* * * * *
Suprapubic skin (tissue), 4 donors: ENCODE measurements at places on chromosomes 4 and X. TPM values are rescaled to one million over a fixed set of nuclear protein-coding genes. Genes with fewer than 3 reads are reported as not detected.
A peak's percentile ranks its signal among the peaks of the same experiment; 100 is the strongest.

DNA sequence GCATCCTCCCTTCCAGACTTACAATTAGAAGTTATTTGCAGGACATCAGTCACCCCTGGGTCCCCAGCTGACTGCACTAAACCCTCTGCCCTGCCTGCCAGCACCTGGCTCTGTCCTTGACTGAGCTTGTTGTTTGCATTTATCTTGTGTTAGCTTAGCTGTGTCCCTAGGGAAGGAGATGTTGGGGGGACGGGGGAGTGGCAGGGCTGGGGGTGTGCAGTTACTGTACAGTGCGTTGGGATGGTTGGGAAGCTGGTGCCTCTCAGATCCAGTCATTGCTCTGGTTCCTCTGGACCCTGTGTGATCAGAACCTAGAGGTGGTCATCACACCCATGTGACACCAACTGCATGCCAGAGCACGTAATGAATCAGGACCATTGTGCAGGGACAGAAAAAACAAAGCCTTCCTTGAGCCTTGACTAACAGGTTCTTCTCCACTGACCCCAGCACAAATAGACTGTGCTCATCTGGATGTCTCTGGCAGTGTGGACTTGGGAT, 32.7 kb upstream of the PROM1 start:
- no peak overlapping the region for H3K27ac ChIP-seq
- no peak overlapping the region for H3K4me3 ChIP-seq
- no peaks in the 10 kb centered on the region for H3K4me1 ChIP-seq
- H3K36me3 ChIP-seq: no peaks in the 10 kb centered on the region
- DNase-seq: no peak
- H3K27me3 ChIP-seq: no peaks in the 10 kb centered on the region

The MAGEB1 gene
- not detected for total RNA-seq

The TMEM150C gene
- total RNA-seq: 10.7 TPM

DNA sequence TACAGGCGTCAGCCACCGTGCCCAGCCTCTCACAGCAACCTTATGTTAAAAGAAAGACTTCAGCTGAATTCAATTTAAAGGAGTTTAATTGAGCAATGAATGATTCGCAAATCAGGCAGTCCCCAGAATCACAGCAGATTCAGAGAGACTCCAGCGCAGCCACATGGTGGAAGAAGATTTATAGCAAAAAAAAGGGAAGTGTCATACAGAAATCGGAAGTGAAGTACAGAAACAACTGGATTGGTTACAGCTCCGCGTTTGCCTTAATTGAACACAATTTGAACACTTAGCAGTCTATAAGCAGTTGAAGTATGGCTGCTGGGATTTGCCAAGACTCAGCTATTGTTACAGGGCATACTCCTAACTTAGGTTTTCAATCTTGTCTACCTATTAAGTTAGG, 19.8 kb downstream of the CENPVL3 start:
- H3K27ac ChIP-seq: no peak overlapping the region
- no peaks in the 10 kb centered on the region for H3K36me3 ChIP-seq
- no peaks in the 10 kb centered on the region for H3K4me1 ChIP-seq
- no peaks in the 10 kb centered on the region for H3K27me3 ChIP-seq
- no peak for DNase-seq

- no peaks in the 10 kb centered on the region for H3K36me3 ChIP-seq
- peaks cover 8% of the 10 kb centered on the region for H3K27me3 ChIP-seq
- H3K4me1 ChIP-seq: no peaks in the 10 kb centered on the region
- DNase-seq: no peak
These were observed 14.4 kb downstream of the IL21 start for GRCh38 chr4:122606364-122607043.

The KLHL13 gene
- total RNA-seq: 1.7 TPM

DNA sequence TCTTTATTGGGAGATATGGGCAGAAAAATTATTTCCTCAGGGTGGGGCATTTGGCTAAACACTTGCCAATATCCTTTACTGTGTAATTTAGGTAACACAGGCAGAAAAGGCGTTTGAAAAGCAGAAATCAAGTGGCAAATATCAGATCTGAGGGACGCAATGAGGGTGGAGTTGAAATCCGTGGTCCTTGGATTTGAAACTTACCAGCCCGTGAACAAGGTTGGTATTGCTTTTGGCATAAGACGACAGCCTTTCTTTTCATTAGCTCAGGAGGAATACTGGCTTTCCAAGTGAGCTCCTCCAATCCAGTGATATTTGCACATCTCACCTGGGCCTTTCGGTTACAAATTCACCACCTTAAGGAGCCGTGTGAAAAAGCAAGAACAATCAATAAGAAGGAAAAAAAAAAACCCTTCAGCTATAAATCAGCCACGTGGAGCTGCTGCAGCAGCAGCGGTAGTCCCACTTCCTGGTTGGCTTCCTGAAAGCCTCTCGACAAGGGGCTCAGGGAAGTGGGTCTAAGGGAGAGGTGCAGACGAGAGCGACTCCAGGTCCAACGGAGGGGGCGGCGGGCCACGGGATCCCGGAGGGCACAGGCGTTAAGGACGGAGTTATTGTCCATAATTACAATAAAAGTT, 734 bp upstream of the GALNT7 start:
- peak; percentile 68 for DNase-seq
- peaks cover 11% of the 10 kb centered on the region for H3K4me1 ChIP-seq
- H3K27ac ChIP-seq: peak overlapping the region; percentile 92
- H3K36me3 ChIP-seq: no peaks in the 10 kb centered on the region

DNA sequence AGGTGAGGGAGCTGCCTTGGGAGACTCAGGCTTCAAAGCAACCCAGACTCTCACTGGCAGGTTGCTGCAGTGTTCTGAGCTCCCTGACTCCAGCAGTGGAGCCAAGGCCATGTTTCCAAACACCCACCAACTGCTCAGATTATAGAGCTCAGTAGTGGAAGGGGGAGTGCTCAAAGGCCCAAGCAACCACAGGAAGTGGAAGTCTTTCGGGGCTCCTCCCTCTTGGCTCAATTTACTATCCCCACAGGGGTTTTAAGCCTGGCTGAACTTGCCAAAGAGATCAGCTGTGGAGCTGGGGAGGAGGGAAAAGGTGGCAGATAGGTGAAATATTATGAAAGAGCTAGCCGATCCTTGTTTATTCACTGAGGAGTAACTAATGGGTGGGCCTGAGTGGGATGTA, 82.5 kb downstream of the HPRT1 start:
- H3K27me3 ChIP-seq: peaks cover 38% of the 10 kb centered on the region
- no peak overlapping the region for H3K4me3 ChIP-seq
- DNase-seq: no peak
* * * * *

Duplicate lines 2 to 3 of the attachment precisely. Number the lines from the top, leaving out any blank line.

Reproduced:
A peak's percentile ranks its signal among the peaks of the same experiment; 100 is the strongest.

DNA sequence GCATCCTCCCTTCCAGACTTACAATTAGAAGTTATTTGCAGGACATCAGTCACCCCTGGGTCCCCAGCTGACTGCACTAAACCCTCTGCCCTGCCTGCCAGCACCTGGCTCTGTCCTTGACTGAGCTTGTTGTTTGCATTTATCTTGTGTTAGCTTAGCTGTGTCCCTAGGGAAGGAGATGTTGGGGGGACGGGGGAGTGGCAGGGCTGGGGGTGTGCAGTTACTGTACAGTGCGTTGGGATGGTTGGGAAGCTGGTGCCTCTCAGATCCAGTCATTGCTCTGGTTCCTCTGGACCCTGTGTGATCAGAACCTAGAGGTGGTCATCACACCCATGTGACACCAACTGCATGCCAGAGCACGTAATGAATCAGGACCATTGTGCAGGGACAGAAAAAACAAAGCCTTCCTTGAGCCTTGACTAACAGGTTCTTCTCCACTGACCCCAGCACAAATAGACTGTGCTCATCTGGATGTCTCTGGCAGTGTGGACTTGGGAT, 32.7 kb upstream of the PROM1 start: